For 14 years, The Register has been chronicling the publicity stunts of Kevin Warwick, an attention-seeking academic with a sideline in self-mutilation*. In fact, Warwick has been making improbable claims to the press for much longer than that: over twenty years. But the world has continued to relay Warwick's stunts and soundbytes unskeptically.
Until now, that is.
This week, the realisation may have belatedly dawned on much of the mainstream media that a Kevin Warwick claim needs to be taken with a mine's worth of salt. The "science" proves (or disproves) very little, and his predictions are frequently a load of cock. Former BBC science man David Whitehouse reminded everyone via Twitter this week that as far back as 1991, Warwick was predicting "real life Terminators" within ten years.
What did it this time is Warwick's claim that the "Turing Test" - which measures ability of a machine to convincingly mimic a human while communicating with real humans in a blind test - had been passed at an event Warwick had organised and hosted. This had all the hallmarks of a Warwick stunt - you only had to look.
Warwick told the media that the landmark had been achieved using a "supercomputer" - when it fact it was a simple AI chatbot program running on a laptop. The chatbot's developer had tried and failed many times to convince humans it was human. This time, the academic luminaries chosen to judge the Test included a retired advertising being with no scientific background (now a Lib Dem peer) and, um … the TV actor and former shoemaker Robert Llewellyn, whose cybernetics qualifications consist of having played the neurotic robot Kryten in Red Dwarf.
Only a third of the judges were actually persuaded that the chatbot was a 13-year old Ukrainian speaking English as a second language. Again, as Dr Whitehouse points out, it isn't hard to imitate a 13-year old.
Warwick's latest stunt is a vivid example of Jaron Lanier's observation that to be impressed by computer AI, we first have to make ourselves pretty stupid.
"You can't tell if a machine has gotten smarter or if you've just lowered your own standards of intelligence to such a degree that the machine seems smart," wrote Lanier in You Are Not A Gadget. "People degrade themselves in order to make machines seem smart all the time."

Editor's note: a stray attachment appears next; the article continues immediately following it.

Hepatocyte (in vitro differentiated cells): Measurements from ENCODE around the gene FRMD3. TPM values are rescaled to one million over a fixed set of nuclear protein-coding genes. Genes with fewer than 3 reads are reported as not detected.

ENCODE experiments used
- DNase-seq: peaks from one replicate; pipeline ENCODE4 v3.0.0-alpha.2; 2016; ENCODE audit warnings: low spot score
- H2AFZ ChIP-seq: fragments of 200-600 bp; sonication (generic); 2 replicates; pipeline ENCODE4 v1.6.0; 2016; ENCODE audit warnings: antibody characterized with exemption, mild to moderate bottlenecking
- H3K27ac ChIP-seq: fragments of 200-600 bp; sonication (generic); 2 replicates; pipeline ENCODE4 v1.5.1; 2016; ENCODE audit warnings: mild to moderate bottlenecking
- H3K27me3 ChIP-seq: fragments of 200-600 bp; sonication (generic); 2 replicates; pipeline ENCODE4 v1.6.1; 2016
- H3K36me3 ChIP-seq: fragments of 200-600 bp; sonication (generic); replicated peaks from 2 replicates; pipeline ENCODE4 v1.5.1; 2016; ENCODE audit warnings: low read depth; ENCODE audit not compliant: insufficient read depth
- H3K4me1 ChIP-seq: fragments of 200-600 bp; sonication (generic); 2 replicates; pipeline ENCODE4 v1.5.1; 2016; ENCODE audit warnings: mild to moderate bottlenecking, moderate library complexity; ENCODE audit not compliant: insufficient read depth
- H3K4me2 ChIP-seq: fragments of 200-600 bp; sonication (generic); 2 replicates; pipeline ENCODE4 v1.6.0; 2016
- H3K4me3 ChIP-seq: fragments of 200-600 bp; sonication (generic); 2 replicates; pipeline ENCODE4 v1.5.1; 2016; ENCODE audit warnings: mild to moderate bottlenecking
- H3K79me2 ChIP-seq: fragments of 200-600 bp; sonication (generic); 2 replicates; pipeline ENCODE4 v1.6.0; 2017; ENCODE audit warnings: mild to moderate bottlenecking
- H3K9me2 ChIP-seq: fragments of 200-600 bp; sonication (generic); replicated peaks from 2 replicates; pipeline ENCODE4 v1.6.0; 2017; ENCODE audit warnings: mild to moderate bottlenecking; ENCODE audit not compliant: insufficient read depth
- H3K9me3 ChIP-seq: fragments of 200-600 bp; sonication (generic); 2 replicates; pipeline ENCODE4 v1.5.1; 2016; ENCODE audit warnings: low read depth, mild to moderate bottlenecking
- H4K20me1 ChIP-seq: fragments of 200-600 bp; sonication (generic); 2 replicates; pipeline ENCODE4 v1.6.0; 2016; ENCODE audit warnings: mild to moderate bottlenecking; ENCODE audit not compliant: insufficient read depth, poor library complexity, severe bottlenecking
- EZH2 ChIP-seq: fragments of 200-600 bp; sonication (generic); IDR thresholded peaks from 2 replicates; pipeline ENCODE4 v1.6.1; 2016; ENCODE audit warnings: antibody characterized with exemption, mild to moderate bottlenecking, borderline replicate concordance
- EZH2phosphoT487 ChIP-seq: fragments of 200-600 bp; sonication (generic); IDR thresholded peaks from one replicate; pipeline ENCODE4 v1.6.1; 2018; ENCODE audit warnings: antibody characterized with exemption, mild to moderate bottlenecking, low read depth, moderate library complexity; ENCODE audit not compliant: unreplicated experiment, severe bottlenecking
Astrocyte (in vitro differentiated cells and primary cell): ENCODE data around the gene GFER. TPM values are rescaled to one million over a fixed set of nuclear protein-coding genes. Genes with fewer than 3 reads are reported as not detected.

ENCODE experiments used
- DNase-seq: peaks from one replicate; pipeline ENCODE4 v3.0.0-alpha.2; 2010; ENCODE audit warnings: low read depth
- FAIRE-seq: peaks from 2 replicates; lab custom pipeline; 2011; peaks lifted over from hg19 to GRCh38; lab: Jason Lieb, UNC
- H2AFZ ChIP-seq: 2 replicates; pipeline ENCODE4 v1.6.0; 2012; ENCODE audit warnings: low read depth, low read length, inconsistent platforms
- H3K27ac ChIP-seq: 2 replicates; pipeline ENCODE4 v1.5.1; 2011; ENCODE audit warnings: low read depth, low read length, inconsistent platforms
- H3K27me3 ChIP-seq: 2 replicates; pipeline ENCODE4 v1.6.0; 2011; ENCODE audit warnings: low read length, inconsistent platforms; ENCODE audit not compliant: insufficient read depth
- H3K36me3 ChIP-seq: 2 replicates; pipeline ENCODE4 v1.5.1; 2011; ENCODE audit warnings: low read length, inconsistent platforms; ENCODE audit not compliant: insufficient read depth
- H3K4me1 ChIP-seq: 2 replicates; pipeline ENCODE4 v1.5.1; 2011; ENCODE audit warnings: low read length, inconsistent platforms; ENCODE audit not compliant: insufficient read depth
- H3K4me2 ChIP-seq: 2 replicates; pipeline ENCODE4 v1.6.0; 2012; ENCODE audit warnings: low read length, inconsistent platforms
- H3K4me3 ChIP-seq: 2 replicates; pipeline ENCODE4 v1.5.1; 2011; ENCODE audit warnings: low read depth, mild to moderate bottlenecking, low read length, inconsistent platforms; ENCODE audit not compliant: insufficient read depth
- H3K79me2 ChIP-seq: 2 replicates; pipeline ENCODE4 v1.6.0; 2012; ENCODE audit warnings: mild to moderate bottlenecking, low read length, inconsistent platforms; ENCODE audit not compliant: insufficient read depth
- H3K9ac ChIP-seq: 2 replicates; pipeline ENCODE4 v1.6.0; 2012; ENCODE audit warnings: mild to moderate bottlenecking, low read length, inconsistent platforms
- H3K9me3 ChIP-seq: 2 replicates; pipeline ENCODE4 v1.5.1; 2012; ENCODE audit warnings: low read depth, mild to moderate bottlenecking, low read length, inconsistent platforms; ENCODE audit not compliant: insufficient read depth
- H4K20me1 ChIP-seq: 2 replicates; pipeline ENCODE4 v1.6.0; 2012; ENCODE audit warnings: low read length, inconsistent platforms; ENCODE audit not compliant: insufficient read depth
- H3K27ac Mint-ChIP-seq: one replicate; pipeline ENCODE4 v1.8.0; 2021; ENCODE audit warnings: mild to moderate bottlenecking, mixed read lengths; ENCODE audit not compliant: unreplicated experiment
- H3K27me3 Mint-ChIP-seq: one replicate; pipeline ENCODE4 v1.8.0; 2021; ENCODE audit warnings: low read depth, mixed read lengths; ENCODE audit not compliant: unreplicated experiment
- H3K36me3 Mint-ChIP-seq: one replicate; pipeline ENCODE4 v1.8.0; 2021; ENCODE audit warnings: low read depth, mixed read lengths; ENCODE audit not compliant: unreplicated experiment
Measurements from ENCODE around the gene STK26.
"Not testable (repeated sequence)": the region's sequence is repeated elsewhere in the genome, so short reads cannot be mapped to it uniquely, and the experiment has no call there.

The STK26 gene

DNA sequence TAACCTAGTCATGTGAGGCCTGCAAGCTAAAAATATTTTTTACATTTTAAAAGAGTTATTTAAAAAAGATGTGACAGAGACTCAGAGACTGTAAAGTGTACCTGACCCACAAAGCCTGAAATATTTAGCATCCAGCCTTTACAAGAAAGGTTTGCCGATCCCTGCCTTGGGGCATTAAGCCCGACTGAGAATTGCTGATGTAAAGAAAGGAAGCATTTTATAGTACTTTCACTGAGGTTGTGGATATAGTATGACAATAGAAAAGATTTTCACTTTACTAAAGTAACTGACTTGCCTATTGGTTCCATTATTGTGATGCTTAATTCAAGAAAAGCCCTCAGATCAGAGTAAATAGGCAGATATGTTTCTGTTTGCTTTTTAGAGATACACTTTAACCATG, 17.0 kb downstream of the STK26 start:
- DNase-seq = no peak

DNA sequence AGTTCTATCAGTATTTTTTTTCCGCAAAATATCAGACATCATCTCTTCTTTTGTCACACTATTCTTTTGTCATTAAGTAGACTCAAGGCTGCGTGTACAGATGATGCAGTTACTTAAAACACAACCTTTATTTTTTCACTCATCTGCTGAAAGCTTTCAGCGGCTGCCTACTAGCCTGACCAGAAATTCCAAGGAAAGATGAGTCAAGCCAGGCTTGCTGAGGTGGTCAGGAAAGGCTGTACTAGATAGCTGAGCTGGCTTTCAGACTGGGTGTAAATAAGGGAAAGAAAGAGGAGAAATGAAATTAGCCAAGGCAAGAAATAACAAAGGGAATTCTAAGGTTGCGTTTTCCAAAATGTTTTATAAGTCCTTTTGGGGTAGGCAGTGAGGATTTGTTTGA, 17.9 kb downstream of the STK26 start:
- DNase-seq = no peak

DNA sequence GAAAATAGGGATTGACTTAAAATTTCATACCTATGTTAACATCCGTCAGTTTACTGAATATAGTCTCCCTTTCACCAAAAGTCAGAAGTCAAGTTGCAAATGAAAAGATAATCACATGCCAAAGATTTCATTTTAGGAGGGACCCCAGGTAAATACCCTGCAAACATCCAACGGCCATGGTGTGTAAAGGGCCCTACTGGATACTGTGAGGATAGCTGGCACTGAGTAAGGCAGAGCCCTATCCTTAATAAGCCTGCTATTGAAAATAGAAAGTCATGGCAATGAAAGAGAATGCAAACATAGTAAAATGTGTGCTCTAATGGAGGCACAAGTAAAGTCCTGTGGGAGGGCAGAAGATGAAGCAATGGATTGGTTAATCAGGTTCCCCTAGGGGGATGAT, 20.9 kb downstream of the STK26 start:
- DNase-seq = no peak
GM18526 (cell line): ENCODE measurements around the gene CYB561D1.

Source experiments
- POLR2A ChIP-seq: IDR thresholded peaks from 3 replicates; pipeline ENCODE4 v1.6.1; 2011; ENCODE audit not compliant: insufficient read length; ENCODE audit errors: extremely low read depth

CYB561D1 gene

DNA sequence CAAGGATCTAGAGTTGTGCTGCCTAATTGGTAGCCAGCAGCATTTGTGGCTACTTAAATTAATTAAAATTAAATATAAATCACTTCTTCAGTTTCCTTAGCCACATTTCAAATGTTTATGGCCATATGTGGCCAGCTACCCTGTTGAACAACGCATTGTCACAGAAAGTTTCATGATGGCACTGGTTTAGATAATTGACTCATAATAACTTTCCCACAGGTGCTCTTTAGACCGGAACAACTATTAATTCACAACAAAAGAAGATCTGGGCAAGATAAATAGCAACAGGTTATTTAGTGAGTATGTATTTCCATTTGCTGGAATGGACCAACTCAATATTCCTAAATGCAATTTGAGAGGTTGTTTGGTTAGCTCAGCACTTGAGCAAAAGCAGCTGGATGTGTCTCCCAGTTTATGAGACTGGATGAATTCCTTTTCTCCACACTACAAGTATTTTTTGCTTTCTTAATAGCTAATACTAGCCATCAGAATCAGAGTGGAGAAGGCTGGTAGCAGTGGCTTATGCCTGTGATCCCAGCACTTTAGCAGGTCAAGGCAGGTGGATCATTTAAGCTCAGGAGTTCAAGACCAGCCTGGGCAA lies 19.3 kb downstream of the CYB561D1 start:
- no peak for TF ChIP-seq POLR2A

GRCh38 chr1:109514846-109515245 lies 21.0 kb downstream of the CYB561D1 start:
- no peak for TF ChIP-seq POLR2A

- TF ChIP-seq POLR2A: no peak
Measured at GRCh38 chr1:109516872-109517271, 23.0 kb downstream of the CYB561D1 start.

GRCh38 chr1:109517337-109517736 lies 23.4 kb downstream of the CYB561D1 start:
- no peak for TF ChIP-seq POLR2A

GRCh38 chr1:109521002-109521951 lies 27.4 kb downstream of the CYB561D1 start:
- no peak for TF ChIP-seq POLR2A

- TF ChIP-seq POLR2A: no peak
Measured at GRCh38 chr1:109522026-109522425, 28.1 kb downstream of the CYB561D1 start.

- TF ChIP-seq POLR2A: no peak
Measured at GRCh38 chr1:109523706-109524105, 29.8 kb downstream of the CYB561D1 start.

[Or we might paraphrase the cruel but popular description of Stephen Fry and say that what we have here is a stupid person's idea of an intelligent machine - Ed].
For some judges this proved less difficult than others. The Turing Test cuts both ways: so far from being a test of how intelligent the software is, it's a test of how intelligent the judge is - or the media reporting the contest.
At first the reporting was uncritical. Gosh, wow – and how about that – wrote the Guardian. And the Daily Mail. And the BBC.
"Are we all doomed now?" the Graun mused.
Today everyone has sobered up. Rollo, a chatbot creation of the fantastically misanthropic and rather evasive AI software developer Rollo Carpenter (I talked to him here) had previously achieved a 59.3 per cent kiddology score, as New Scientist points out. The Guardian has performed a reverse ferret.
And now we can see the transcripts, we can see how low the judges dumbed themselves down. Asked by the bot 'Eugene' where the judge lived, this exchange followed:
[16:14:22] Judge: Epsom, home of the derby. yourself?
[16:14:27] Eugene: My guinea pig says that name Derby sounds very nice.
Which isn't exactly HAL from 2001.
For years, Warwick's Wikipedia entry was the subject of furious edit wars, with many amendments made from a computer at Reading University, where Warwick lectures.
Which has all rather put Kevin Warwick under the microscope.
How has Warwick contrived to gather so much publicity? Well, he stays away just long enough for people to forget who he is. For years, his Wikipedia entry listed the skeptical reaction that greeted his publicity stunts - and his popular nickname, Captain Cyborg, conferred upon him by this very publication. (Edits hyping his own claims could be sourced to his own University). Now it's almost completely scrubbed clean, again.
Most journalists and researchers don't get further than the top paragraph of a Wikipedia entry. But perhaps most of all, editors and producers desperately want to believe his claims are plausible. ®
* He installed a chip in his arm, for instance, and claimed that he had become the advanced guard of the Terminators thereby.